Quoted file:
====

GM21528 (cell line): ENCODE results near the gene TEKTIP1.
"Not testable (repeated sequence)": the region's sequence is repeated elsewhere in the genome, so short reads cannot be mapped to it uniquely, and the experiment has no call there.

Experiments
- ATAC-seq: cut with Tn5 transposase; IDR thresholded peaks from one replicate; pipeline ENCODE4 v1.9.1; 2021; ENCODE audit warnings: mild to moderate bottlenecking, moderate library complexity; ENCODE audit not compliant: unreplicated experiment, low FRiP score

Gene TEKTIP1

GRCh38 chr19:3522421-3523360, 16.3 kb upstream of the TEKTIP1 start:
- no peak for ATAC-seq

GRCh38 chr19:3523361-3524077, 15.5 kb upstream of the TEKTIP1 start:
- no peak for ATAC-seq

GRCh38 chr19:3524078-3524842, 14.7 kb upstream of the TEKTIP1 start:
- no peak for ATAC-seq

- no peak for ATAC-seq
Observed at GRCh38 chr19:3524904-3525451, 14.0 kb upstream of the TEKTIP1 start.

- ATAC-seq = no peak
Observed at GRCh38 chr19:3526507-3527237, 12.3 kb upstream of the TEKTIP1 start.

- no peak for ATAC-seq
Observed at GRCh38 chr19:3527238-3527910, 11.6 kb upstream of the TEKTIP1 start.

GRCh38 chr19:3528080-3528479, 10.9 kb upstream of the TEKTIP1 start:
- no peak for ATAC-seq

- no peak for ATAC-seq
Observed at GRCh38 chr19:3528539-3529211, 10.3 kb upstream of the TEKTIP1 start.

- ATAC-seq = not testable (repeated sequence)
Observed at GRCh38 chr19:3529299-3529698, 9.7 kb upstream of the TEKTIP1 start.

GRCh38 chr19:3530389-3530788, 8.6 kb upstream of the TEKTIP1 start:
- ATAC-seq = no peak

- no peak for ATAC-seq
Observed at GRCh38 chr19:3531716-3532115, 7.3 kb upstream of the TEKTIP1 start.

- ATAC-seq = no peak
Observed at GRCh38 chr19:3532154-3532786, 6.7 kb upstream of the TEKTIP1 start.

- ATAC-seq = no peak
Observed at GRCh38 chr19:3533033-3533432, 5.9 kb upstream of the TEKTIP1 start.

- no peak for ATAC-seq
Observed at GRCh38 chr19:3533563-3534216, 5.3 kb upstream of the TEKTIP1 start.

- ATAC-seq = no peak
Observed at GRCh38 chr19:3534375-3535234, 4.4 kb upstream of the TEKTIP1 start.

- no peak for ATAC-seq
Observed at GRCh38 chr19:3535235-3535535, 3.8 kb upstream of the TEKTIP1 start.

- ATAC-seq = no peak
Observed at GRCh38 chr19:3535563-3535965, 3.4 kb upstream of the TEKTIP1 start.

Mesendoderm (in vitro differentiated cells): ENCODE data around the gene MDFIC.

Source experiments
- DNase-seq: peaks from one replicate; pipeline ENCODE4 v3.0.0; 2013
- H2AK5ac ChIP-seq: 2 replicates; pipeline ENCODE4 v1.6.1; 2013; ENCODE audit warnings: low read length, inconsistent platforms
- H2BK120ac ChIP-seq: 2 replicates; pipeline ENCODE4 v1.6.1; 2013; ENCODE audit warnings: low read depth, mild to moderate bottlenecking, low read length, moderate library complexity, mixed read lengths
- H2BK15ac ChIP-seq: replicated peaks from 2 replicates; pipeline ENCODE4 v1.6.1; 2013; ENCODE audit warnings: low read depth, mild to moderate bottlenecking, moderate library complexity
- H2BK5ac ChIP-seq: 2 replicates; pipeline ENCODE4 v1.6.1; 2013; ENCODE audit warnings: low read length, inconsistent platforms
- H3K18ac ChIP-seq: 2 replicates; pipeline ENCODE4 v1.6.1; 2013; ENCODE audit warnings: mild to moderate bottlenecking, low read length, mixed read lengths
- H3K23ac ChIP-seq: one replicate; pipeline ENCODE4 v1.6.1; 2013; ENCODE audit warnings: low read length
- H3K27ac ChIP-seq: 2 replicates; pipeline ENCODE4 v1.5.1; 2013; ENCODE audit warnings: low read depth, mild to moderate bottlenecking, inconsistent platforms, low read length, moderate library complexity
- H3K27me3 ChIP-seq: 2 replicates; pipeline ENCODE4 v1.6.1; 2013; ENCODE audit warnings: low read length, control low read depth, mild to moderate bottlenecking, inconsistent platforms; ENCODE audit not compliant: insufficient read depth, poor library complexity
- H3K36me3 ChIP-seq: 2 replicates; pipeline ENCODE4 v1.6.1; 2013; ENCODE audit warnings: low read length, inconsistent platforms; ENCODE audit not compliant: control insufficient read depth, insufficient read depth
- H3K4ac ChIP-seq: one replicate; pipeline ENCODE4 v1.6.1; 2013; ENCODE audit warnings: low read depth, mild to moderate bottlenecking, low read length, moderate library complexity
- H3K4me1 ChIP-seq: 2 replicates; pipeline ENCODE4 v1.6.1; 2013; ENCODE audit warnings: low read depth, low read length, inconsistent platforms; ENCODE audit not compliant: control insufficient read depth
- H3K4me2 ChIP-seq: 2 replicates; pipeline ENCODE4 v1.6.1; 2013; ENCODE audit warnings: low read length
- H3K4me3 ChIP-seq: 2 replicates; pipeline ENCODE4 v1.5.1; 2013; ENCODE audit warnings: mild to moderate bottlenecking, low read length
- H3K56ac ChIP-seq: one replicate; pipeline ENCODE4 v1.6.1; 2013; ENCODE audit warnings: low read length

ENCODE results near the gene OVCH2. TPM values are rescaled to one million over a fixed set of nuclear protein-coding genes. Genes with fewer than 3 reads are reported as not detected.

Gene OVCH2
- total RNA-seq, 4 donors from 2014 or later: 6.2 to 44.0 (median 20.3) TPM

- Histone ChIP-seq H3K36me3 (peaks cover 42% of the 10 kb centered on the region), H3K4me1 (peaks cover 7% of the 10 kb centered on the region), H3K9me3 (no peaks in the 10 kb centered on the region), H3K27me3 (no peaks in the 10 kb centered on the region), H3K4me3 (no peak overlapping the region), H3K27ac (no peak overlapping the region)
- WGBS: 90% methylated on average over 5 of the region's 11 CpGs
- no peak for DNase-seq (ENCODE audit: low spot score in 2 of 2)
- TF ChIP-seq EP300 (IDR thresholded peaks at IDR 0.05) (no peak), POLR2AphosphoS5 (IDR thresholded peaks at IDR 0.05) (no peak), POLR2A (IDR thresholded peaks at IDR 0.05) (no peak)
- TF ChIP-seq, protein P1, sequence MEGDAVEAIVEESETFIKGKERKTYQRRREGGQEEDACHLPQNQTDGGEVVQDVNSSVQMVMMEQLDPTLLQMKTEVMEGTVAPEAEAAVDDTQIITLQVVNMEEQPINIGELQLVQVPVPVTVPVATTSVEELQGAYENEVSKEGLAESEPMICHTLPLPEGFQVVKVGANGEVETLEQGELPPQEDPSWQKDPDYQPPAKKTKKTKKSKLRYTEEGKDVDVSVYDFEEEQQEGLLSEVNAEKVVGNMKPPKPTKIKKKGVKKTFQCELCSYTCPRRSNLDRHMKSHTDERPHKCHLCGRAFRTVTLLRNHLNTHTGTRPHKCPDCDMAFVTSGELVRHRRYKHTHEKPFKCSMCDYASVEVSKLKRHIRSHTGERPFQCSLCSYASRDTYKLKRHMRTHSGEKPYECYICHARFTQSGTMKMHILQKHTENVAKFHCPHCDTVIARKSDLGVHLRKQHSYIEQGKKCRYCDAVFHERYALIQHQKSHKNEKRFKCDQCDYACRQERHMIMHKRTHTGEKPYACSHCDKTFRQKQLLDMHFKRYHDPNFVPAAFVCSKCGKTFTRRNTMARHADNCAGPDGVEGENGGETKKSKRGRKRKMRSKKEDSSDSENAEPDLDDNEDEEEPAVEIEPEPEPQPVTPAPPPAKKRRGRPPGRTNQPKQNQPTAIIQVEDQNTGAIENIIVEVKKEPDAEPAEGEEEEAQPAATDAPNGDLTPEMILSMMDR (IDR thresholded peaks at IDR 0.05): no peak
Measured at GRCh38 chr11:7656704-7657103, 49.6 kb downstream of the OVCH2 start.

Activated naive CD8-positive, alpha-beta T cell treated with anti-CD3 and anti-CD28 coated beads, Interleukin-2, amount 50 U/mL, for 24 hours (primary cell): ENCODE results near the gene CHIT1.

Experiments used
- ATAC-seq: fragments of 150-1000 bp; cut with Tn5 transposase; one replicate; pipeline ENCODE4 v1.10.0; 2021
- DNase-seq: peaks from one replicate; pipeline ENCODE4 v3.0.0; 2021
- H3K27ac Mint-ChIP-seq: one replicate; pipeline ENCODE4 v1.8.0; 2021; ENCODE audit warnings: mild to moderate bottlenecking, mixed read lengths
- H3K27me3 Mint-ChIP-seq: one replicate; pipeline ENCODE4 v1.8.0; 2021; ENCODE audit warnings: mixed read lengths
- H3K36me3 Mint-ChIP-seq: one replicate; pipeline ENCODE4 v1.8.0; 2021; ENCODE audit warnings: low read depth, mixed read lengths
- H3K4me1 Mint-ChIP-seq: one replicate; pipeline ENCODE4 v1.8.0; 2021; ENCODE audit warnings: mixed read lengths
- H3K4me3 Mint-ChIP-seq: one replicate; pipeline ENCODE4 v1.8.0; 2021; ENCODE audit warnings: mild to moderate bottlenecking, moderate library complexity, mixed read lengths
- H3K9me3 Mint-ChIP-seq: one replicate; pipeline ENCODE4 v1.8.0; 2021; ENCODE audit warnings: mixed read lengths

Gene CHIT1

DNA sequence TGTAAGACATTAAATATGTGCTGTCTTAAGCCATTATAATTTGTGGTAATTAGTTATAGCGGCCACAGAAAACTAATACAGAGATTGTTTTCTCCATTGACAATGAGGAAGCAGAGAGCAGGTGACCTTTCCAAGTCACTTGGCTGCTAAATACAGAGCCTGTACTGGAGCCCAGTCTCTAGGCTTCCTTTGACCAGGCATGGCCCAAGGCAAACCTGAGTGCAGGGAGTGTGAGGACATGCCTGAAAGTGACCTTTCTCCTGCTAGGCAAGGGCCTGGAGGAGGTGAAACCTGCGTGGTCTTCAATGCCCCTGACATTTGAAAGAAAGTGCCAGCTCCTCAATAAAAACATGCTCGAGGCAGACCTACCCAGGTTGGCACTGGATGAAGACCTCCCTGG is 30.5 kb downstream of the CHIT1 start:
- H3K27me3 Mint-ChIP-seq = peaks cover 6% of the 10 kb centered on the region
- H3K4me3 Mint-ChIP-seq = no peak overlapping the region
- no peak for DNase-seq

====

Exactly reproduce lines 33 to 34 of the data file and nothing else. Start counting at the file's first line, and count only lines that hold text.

Observed at GRCh38 chr19:3533563-3534216, 5.3 kb upstream of the TEKTIP1 start.

- ATAC-seq = no peak